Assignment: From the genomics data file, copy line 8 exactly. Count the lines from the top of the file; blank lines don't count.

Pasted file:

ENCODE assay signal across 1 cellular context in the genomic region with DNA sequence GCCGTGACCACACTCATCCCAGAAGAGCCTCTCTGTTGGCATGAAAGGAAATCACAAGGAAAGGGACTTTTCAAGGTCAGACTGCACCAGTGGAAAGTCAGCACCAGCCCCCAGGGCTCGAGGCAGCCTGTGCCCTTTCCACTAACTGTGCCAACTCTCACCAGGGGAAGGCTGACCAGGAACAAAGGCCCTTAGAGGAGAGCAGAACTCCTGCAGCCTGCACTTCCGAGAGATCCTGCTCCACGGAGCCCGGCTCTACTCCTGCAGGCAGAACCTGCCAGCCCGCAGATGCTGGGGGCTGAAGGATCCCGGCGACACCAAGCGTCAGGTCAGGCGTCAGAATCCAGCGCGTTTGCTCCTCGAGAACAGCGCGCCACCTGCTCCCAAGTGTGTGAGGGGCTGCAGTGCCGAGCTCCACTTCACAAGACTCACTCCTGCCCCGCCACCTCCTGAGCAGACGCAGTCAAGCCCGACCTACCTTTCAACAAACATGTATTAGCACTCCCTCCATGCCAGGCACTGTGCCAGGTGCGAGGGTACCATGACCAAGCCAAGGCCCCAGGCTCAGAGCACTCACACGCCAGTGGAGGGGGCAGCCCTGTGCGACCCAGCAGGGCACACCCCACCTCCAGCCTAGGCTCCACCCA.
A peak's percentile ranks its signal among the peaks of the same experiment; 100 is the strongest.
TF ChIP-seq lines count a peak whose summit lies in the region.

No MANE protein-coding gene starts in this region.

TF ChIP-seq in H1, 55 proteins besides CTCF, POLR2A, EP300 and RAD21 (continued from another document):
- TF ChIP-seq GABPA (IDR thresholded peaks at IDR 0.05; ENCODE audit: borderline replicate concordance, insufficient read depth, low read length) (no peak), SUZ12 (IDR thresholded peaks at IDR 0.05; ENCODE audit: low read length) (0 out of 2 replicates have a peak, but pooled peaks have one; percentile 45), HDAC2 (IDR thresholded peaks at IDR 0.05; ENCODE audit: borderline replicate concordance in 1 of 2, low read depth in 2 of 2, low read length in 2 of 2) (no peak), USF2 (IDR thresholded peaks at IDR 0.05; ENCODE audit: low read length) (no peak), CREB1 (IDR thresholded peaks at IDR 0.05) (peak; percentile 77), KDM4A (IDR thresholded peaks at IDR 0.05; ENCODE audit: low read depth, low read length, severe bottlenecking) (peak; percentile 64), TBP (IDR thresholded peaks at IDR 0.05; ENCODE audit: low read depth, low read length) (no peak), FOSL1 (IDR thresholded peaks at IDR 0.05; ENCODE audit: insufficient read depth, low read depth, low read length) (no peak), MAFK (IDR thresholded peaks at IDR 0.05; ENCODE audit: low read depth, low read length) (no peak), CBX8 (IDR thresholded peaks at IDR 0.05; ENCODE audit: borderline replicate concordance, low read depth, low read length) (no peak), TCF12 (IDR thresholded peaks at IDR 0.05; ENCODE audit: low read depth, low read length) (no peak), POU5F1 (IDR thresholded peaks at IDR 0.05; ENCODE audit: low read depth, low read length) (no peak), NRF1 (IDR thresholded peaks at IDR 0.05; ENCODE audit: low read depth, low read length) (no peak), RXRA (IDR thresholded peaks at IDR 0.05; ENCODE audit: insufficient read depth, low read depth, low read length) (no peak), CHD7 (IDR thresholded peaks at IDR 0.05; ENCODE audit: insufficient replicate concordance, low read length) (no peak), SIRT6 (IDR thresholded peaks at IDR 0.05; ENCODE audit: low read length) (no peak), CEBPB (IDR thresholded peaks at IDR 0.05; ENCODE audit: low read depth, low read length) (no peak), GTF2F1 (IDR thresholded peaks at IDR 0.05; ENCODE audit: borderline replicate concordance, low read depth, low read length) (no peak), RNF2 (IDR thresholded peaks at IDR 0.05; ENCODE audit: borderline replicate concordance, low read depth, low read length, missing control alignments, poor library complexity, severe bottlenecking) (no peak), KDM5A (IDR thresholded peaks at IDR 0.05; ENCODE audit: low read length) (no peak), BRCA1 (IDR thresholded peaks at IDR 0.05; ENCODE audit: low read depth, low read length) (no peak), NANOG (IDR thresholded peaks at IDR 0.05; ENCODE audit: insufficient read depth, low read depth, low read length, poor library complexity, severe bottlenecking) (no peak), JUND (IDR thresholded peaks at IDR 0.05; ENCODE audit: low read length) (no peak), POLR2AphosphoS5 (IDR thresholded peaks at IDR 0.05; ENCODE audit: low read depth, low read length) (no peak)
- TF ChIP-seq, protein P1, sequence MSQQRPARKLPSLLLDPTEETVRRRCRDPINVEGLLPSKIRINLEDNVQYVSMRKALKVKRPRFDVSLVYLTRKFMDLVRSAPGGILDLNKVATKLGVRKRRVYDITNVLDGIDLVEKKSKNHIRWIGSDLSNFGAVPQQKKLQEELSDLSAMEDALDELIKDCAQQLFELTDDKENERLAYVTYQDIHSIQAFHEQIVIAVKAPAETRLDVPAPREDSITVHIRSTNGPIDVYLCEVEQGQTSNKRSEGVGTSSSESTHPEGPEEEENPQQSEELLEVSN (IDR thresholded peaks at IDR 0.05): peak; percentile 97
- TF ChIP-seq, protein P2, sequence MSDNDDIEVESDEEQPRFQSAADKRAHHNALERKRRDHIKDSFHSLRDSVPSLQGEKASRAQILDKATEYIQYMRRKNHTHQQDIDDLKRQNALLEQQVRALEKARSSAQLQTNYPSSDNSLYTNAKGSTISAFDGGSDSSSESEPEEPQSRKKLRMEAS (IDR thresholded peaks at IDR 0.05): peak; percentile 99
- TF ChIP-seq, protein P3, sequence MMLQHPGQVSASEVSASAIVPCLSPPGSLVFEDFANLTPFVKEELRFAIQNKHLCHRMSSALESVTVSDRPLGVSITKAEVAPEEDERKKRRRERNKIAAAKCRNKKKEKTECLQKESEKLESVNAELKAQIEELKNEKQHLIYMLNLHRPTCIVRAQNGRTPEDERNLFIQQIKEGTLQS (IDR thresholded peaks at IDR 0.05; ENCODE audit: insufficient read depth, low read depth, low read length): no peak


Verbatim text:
- TF ChIP-seq, protein P2, sequence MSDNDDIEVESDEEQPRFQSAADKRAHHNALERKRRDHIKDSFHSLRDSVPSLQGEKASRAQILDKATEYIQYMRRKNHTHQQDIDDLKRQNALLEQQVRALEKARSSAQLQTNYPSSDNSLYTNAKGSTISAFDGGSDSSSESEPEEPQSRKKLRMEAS (IDR thresholded peaks at IDR 0.05): peak; percentile 99